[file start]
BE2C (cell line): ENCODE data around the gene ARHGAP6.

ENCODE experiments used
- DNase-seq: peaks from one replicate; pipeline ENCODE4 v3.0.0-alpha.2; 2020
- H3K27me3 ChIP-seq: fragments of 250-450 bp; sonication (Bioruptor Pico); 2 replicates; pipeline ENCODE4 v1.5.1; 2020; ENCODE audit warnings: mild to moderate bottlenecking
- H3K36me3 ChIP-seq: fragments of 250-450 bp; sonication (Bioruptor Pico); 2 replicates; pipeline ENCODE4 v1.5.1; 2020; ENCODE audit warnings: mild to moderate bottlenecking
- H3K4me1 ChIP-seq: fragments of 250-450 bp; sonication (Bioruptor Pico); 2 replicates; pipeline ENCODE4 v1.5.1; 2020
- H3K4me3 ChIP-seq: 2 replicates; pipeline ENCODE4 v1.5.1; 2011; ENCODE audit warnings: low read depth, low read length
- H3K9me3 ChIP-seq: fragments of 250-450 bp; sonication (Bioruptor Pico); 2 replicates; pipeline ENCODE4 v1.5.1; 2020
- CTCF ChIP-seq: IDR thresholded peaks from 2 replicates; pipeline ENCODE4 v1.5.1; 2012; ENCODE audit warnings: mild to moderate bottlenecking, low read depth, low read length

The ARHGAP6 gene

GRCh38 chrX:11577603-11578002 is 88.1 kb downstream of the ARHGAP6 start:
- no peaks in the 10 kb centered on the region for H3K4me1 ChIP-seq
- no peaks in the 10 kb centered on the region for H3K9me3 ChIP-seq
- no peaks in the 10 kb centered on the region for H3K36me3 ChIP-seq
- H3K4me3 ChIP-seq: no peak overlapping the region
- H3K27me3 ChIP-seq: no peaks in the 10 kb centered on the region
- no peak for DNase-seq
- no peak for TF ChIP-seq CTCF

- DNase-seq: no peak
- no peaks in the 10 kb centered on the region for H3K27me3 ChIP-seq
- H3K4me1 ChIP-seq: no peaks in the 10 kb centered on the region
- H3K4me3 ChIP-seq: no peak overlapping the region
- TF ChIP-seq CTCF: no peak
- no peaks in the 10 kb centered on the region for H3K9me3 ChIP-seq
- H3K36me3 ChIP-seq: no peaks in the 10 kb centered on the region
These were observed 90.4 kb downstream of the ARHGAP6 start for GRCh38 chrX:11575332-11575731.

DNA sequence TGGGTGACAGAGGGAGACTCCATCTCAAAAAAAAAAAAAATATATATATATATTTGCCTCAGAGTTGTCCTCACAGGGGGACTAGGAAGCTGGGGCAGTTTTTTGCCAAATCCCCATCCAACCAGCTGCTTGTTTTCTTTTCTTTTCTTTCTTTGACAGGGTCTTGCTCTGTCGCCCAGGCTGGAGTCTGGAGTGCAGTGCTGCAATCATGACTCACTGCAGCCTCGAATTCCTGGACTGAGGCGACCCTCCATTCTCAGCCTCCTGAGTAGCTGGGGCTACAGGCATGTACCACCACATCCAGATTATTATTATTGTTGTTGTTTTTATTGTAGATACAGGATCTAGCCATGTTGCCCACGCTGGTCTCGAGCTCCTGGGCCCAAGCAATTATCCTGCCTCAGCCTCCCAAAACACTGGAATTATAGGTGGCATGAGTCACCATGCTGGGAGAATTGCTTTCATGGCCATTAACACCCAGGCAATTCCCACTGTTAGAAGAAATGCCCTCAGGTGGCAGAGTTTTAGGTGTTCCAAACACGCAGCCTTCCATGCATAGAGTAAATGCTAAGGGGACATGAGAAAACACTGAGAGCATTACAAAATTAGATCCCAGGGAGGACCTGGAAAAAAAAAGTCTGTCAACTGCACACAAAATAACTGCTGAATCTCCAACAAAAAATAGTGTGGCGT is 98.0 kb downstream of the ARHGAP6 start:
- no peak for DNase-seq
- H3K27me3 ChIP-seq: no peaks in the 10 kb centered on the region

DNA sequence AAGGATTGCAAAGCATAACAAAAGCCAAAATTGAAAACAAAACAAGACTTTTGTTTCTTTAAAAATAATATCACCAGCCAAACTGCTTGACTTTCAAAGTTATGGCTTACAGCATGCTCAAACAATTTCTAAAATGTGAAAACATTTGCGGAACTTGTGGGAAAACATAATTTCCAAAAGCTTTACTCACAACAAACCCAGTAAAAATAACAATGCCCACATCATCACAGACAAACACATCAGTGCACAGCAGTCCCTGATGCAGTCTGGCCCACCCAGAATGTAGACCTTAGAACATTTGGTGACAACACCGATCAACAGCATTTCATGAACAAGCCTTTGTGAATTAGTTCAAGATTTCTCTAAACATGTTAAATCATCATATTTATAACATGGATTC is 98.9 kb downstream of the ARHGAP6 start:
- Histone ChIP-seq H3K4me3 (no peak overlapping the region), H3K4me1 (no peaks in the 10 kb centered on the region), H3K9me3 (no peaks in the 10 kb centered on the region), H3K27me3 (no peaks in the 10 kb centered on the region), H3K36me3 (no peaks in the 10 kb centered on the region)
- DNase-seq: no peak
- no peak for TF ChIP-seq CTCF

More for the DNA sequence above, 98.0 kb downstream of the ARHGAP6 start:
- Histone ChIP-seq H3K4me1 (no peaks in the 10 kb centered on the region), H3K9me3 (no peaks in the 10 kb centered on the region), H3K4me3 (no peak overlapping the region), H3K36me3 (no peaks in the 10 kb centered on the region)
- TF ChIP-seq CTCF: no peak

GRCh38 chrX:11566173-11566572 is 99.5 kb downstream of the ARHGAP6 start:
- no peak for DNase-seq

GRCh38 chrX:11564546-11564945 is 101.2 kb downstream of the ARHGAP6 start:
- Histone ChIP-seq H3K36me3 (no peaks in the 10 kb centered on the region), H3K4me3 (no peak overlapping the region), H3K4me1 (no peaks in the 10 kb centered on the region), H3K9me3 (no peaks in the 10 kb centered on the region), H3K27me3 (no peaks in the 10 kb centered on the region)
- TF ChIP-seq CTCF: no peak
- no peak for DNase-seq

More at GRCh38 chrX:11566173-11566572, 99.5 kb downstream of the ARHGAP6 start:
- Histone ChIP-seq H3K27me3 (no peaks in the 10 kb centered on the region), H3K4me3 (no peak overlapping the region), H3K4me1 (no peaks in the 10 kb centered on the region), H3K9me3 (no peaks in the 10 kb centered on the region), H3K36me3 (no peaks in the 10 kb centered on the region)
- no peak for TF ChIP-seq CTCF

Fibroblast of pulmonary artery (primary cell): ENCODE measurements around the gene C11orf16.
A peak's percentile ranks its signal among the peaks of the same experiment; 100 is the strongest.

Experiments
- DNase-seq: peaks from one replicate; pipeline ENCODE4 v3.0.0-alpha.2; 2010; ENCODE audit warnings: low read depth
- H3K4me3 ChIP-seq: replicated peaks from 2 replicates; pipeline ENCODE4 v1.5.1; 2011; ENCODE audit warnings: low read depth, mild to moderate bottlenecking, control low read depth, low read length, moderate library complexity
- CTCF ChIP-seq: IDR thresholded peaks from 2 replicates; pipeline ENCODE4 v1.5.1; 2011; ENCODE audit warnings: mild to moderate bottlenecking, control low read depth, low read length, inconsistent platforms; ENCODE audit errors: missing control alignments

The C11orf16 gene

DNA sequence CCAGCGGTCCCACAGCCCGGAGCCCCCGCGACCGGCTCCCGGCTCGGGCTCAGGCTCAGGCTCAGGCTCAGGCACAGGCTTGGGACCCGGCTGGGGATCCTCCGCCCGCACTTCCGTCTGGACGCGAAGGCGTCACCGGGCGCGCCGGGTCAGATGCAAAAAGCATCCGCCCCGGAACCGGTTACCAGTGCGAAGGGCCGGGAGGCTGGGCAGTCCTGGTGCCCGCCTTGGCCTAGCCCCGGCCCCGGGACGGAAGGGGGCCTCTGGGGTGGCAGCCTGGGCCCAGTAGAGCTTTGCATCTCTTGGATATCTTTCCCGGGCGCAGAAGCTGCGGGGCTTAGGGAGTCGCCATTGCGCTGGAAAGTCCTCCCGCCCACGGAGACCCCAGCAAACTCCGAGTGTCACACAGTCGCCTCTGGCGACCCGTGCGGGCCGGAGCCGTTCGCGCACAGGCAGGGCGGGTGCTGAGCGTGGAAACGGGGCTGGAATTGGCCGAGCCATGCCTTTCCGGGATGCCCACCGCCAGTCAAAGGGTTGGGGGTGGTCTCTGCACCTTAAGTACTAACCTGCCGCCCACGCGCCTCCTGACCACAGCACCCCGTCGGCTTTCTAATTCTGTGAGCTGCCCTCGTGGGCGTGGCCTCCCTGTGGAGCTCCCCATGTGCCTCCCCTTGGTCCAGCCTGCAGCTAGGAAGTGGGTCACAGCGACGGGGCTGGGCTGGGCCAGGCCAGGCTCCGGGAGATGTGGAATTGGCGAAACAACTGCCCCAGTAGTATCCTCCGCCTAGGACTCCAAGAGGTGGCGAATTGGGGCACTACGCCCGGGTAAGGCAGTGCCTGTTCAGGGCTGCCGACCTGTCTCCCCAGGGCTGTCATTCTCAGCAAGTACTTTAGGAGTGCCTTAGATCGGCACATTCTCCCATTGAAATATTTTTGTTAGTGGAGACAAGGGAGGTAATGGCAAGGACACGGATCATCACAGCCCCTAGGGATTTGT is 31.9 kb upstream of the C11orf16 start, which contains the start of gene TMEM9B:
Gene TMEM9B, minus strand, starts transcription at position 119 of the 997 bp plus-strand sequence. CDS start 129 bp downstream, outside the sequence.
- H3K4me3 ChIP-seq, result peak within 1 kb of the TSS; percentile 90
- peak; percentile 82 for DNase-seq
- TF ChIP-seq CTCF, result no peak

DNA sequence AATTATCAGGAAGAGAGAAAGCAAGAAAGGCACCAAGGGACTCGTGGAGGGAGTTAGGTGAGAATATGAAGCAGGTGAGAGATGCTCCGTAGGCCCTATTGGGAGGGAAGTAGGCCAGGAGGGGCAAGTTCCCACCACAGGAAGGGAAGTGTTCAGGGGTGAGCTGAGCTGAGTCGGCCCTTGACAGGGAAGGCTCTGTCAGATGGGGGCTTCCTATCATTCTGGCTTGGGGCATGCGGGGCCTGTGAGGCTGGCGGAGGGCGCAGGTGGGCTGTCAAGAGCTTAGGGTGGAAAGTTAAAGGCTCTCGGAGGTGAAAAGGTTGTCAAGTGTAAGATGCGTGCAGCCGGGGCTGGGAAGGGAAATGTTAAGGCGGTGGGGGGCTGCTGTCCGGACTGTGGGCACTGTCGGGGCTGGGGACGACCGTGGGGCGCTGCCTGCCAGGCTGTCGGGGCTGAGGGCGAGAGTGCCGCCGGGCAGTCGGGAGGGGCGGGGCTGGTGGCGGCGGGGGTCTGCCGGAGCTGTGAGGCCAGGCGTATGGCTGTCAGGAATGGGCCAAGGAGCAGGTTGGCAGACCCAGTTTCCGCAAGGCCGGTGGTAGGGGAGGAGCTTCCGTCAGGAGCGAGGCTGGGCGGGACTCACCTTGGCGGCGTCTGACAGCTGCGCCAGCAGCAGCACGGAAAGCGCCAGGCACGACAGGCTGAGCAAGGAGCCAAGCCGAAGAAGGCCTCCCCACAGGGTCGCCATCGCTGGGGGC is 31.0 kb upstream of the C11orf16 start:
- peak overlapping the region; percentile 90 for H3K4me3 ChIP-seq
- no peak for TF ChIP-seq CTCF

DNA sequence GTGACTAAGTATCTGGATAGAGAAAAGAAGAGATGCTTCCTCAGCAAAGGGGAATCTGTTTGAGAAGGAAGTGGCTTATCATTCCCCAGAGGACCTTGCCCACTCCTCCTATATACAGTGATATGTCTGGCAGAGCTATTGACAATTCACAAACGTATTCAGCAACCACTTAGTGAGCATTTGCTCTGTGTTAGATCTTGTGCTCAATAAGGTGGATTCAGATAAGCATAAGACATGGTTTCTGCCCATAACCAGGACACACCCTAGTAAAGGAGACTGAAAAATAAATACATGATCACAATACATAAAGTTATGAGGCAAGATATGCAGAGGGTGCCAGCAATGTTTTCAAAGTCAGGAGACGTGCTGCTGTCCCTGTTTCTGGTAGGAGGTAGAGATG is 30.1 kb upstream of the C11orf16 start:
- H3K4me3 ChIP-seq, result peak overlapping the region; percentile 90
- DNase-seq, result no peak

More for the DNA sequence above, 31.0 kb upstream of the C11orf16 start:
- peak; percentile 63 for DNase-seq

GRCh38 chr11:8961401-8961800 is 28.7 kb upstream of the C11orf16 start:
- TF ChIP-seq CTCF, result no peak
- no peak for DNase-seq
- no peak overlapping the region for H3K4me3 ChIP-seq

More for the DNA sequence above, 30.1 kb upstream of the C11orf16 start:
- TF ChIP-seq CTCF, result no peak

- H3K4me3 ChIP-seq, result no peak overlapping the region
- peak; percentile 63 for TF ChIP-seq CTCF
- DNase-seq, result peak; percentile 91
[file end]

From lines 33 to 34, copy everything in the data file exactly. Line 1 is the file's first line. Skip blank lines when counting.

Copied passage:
- no peak for TF ChIP-seq CTCF

More for the DNA sequence above, 98.0 kb downstream of the ARHGAP6 start: